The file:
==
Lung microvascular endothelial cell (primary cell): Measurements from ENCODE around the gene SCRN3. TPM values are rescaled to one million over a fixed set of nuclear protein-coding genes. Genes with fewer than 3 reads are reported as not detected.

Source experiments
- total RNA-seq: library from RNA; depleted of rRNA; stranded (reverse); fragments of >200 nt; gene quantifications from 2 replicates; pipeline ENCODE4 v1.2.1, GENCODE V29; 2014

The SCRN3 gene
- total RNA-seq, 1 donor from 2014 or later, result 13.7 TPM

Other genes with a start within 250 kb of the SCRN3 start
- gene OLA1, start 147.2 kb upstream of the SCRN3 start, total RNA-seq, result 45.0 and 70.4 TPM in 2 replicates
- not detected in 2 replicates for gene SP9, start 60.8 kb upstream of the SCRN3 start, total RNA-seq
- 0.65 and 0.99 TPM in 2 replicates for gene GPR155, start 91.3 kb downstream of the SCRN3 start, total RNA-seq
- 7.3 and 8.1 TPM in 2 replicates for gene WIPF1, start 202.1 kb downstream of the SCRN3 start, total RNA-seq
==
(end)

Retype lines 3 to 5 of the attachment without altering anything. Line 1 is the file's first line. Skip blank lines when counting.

- total RNA-seq: library from RNA; depleted of rRNA; stranded (reverse); fragments of >200 nt; gene quantifications from 2 replicates; pipeline ENCODE4 v1.2.1, GENCODE V29; 2014

The SCRN3 gene
- total RNA-seq, 1 donor from 2014 or later, result 13.7 TPM